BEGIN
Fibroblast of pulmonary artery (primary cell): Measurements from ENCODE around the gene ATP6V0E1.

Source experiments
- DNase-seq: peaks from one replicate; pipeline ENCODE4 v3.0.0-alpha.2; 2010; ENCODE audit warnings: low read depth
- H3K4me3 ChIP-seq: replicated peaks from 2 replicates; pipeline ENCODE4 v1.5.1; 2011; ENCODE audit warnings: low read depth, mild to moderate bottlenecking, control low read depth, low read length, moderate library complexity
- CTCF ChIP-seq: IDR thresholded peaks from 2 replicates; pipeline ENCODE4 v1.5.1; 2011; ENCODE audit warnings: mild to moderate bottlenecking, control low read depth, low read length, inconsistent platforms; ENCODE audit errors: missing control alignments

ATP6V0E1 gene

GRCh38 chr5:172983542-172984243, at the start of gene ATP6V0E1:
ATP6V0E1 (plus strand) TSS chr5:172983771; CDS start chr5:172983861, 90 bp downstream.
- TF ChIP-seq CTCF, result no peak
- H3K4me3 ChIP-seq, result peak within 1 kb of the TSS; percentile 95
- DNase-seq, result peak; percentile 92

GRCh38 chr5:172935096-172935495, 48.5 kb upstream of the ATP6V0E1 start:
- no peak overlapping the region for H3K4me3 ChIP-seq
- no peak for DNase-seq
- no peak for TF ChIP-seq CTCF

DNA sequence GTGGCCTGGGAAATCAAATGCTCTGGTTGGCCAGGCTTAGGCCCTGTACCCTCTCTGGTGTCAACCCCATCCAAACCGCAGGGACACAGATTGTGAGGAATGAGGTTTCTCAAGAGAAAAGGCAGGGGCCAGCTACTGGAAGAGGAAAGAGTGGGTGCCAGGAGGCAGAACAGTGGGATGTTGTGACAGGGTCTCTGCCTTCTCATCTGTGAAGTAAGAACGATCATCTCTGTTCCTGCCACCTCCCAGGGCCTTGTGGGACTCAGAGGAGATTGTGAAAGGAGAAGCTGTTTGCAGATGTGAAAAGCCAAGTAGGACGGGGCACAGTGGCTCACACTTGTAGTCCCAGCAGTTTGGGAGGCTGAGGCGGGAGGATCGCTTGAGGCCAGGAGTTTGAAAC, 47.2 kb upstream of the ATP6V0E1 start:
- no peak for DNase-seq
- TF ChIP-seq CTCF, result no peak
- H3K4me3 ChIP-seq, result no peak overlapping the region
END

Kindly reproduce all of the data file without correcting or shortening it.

Fibroblast of pulmonary artery (primary cell): Measurements from ENCODE around the gene ATP6V0E1.

Source experiments
- DNase-seq: peaks from one replicate; pipeline ENCODE4 v3.0.0-alpha.2; 2010; ENCODE audit warnings: low read depth
- H3K4me3 ChIP-seq: replicated peaks from 2 replicates; pipeline ENCODE4 v1.5.1; 2011; ENCODE audit warnings: low read depth, mild to moderate bottlenecking, control low read depth, low read length, moderate library complexity
- CTCF ChIP-seq: IDR thresholded peaks from 2 replicates; pipeline ENCODE4 v1.5.1; 2011; ENCODE audit warnings: mild to moderate bottlenecking, control low read depth, low read length, inconsistent platforms; ENCODE audit errors: missing control alignments

ATP6V0E1 gene

GRCh38 chr5:172983542-172984243, at the start of gene ATP6V0E1:
ATP6V0E1 (plus strand) TSS chr5:172983771; CDS start chr5:172983861, 90 bp downstream.
- TF ChIP-seq CTCF, result no peak
- H3K4me3 ChIP-seq, result peak within 1 kb of the TSS; percentile 95
- DNase-seq, result peak; percentile 92

GRCh38 chr5:172935096-172935495, 48.5 kb upstream of the ATP6V0E1 start:
- no peak overlapping the region for H3K4me3 ChIP-seq
- no peak for DNase-seq
- no peak for TF ChIP-seq CTCF

DNA sequence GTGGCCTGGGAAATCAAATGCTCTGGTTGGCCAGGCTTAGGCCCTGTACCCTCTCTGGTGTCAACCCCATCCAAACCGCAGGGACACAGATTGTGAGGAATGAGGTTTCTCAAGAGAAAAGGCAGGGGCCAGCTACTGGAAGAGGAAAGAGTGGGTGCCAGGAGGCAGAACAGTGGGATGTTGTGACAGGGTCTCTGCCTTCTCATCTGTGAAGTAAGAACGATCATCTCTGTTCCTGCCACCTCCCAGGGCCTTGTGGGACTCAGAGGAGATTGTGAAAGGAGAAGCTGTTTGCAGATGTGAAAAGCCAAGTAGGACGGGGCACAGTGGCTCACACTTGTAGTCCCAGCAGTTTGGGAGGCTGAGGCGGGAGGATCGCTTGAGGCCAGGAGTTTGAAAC, 47.2 kb upstream of the ATP6V0E1 start:
- no peak for DNase-seq
- TF ChIP-seq CTCF, result no peak
- H3K4me3 ChIP-seq, result no peak overlapping the region